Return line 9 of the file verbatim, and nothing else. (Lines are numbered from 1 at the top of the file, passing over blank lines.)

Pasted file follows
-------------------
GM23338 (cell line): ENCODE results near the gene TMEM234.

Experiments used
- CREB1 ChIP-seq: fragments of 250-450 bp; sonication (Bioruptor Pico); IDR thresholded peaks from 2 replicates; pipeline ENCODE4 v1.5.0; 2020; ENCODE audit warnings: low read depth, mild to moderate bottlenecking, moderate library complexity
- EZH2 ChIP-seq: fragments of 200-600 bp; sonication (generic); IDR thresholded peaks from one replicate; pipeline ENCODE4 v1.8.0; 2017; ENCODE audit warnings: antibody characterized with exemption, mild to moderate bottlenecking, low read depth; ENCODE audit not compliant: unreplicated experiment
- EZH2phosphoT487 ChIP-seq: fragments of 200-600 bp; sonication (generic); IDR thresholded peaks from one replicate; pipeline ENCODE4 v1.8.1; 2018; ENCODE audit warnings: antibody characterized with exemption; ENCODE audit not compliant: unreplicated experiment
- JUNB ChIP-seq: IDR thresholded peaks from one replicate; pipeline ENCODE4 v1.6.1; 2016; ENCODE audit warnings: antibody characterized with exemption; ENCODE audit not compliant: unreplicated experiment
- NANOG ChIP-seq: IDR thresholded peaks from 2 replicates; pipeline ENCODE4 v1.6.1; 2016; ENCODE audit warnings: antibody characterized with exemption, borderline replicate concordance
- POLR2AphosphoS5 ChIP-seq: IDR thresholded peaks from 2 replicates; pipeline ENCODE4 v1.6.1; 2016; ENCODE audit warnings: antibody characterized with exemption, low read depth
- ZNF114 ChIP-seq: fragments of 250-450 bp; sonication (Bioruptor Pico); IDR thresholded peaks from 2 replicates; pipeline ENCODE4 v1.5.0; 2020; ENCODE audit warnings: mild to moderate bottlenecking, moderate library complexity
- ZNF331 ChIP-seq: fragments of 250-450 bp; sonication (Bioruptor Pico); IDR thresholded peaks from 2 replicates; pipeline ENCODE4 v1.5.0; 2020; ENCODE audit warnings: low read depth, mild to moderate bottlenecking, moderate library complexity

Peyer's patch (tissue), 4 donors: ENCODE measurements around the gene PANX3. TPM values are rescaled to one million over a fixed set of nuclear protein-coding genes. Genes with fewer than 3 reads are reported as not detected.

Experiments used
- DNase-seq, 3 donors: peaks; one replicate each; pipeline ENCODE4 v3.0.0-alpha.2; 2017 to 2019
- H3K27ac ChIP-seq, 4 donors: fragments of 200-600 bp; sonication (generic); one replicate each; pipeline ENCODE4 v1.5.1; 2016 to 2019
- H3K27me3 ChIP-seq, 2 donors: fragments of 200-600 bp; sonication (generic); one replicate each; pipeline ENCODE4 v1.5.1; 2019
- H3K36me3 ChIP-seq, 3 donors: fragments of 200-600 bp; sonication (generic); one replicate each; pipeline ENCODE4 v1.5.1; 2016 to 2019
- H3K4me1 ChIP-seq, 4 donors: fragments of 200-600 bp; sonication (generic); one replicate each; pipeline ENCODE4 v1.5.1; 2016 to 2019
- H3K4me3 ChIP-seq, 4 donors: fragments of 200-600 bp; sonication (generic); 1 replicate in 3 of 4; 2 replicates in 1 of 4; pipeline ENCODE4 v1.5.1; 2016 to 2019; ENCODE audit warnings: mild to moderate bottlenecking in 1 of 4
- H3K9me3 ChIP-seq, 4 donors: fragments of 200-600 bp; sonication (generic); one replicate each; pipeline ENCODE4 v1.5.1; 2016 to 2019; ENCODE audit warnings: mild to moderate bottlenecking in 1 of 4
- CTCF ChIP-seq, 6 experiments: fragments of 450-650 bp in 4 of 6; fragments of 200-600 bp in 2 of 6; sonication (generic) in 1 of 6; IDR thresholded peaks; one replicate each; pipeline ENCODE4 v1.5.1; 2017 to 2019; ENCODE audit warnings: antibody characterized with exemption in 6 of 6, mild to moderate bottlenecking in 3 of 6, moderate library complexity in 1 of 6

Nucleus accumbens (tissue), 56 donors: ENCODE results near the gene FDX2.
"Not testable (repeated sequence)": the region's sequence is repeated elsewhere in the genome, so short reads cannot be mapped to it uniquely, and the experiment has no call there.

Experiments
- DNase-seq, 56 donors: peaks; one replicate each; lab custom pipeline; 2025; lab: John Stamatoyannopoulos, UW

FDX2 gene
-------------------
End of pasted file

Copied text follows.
- ZNF114 ChIP-seq: fragments of 250-450 bp; sonication (Bioruptor Pico); IDR thresholded peaks from 2 replicates; pipeline ENCODE4 v1.5.0; 2020; ENCODE audit warnings: mild to moderate bottlenecking, moderate library complexity